But HT also predicts the existence of a (so far unseen) neutral electron. If new neutrinos are turning up, perhaps the neutral electron will also.
1.2 / 5 (26) Nov 02, 2010
The standard model is dead. Belief in the SM is now about faith, not science.
Theories aren't dead, until better model is found - they're just becoming more and more approximative. There are many extensions of SM, which can handle fourth generation of particles, they've even their own shortcuts (SM4, SM4+D).


The more then twenty constants of SM are making it sufficiently flexible for most of theorists, who are looking for continuity in jobs and professional carriers. I'd recommend you to become familiar with streetlight effect before prognosing urgent death of SM.

4.8 / 5 (9) Nov 02, 2010
We worship a lot of false or near gods and Einstein is one of them. He was right about almost everything, ALMOST, he wasn't and isn't infallible and yet most scientists have more faith in his theories than the devout have in the bible. I am sure he was wrong about a few things. We need to stop worshiping his theories and start questioning more.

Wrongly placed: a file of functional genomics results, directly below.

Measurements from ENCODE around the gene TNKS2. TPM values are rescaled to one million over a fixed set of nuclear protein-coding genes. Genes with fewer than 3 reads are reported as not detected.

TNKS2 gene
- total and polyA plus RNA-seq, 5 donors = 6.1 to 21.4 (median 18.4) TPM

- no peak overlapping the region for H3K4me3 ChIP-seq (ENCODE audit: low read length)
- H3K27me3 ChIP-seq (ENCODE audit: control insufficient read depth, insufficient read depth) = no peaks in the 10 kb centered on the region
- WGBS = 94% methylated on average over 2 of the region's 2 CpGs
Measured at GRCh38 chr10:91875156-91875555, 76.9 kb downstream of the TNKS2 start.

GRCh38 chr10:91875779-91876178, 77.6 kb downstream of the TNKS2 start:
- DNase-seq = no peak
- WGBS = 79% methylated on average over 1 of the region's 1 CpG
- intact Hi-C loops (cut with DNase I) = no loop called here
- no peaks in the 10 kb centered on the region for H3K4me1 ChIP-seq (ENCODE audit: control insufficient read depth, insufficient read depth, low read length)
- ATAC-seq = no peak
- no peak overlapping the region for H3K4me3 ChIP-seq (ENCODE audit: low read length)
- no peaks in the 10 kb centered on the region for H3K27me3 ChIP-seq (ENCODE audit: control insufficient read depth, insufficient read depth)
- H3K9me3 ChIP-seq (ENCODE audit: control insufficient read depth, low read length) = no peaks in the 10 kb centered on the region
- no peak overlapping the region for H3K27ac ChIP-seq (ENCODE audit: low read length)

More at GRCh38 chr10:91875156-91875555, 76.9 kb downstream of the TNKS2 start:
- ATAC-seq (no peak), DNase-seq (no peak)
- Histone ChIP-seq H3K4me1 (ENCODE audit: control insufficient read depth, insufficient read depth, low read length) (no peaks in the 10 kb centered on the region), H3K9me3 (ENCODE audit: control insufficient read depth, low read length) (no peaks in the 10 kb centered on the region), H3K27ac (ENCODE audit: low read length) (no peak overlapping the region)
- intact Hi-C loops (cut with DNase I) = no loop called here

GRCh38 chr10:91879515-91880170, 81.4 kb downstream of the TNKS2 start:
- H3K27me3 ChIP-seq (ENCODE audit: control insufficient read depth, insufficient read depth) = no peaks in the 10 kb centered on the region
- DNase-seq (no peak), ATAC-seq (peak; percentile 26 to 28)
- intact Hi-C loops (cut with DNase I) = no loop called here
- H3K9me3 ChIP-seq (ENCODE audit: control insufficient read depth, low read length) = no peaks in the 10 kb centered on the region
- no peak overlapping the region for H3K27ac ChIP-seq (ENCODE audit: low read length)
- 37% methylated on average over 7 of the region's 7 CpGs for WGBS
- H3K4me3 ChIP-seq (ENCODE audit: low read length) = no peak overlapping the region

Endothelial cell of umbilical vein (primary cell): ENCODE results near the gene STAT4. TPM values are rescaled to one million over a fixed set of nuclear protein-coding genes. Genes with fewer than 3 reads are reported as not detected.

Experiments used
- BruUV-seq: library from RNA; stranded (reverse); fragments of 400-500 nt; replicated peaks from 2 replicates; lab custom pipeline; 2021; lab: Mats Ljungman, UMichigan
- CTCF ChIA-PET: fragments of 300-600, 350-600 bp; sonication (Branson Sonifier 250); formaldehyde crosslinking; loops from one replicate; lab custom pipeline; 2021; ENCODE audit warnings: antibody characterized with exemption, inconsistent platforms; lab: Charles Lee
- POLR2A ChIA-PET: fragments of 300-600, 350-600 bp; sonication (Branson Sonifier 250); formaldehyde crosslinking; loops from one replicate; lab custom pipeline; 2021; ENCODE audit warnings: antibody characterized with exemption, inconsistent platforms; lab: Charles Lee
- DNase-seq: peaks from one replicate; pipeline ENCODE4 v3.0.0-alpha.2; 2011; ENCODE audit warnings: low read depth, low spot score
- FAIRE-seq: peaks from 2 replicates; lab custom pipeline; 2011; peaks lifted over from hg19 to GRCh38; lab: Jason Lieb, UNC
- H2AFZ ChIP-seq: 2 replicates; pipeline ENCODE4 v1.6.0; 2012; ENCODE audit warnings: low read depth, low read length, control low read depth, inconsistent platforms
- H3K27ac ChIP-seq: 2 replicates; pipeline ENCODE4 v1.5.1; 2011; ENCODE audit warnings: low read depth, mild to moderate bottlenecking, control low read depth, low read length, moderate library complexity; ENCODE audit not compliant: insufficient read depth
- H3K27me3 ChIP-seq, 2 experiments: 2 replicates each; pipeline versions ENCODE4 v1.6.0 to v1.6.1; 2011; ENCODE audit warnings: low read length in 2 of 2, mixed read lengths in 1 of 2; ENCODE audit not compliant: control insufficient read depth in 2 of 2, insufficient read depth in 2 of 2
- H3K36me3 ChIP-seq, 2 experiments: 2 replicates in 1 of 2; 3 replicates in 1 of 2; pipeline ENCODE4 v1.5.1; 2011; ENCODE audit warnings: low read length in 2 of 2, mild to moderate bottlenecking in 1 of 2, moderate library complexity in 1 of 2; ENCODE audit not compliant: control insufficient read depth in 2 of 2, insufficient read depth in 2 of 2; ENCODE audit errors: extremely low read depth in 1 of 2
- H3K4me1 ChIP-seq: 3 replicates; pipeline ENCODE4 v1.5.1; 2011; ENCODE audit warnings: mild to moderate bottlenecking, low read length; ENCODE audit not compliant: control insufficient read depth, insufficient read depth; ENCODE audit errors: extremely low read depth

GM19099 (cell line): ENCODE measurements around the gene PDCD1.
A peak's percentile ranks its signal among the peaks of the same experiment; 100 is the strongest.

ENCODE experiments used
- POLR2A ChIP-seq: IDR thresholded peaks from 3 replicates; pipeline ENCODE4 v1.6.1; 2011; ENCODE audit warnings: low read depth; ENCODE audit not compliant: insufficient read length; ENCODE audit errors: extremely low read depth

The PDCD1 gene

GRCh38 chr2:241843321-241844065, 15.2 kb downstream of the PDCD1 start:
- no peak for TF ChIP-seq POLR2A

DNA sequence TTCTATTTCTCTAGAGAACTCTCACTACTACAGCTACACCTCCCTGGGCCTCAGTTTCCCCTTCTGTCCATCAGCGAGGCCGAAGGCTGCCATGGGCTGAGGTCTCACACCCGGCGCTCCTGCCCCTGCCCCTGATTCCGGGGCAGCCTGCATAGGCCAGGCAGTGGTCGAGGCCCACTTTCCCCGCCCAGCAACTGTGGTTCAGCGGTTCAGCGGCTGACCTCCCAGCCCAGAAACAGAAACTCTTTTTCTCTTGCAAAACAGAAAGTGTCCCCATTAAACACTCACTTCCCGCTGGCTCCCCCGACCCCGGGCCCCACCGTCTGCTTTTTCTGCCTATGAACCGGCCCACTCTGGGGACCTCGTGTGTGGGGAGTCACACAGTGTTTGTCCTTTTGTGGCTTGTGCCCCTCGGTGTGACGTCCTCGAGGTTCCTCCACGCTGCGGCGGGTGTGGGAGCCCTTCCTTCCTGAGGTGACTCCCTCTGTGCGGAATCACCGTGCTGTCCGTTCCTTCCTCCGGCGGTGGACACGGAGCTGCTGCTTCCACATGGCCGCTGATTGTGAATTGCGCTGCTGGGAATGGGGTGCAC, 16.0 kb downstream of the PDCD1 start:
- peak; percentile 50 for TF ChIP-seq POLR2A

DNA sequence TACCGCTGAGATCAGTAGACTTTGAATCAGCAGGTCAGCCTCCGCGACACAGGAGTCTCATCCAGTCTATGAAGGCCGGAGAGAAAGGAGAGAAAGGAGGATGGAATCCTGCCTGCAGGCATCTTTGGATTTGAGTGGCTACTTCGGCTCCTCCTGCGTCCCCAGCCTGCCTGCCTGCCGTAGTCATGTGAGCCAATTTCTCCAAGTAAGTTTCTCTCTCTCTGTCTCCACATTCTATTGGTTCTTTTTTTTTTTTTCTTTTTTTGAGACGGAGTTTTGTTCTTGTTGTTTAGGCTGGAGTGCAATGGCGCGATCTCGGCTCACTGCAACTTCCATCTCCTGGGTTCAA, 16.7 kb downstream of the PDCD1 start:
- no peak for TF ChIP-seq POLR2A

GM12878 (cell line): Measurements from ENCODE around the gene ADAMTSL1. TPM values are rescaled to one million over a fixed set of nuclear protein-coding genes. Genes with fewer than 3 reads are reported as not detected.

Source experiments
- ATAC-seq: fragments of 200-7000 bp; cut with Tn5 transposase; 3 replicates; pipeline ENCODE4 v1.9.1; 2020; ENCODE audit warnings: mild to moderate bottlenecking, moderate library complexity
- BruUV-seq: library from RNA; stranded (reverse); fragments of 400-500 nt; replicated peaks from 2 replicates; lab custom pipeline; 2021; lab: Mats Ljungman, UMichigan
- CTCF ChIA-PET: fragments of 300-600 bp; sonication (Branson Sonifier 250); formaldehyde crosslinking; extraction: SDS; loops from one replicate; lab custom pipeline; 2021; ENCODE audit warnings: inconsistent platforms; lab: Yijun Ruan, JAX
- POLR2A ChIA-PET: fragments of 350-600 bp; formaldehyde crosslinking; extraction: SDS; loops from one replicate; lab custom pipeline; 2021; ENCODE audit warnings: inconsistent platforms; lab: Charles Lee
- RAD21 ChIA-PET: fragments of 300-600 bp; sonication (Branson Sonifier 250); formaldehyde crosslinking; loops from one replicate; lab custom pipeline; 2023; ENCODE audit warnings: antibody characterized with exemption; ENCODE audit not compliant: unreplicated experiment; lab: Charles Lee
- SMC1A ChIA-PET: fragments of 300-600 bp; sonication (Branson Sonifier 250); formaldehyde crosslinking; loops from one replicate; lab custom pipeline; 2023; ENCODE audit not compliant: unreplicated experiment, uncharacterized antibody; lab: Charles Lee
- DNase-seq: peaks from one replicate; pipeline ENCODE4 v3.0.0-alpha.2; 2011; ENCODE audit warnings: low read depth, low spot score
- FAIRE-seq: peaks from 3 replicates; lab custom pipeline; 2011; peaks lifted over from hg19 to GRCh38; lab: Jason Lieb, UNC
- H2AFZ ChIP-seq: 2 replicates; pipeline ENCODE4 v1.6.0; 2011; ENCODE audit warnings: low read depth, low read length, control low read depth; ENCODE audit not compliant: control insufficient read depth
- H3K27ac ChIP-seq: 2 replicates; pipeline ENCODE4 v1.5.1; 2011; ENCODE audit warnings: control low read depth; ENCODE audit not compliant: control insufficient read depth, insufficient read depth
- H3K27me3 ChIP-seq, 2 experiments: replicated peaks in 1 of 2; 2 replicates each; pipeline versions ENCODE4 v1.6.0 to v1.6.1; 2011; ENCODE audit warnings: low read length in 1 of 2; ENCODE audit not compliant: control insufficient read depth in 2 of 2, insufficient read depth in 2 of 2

Einstein didn't come up with the Standard Model... in fact, the creation of the Standard Model was a purely collaborative effort, honed over dozens of years by many scientists.
2 / 5 (8) Nov 02, 2010
Fair enough that people still have faith in the standard model, but why this model by default is regarded superior to any other hypothesis seems strange to me. If other ideas simplifies things they deserve a glance ...
1.6 / 5 (10) Nov 02, 2010
new fundamental forces anyone.....or is that against the religion of Einstein......who knows maybe gravity is subject to permutations of the new and old forces. We know that some machines our government in concert with others deny.......really DO exist. They must use ...SOME ...principle of operation. Who knows, the SM may have a third dimension, and that would open a real bucket of worms for todays dogmaticists.
5 / 5 (1) Nov 03, 2010
This appears to be contrary to results produced by the very same experiment in 2007, no?
2 / 5 (7) Nov 03, 2010
It all begin to look like the theory of epicycles. We don't know much but let's try to patch current not-working model for which everybody agreed.

IMO SM is even more hopeless than dark matter.
I wonder if we'll be ever capable of explaining the matter itself. Several years ago, professor that taught me basics of particle physics asked us to think which is more terrifying - to be able to divide matter infinitely or to reach solid, smooth surface at some point. We won't get anywhere close to answers if we stick to theories that obviously don't work. Methinks :P
1.2 / 5 (21) Nov 03, 2010
Standard Model is merely a qualified regression of microscopic reality. Regressions are always approximate - on the other hand, they cannot be wrong, if they're handled like regressions. Can be equation of line wrong? It's simply a linearisation of more complex problem. If such line fits the model at least at certain range and simplifies its solution, where's the problem?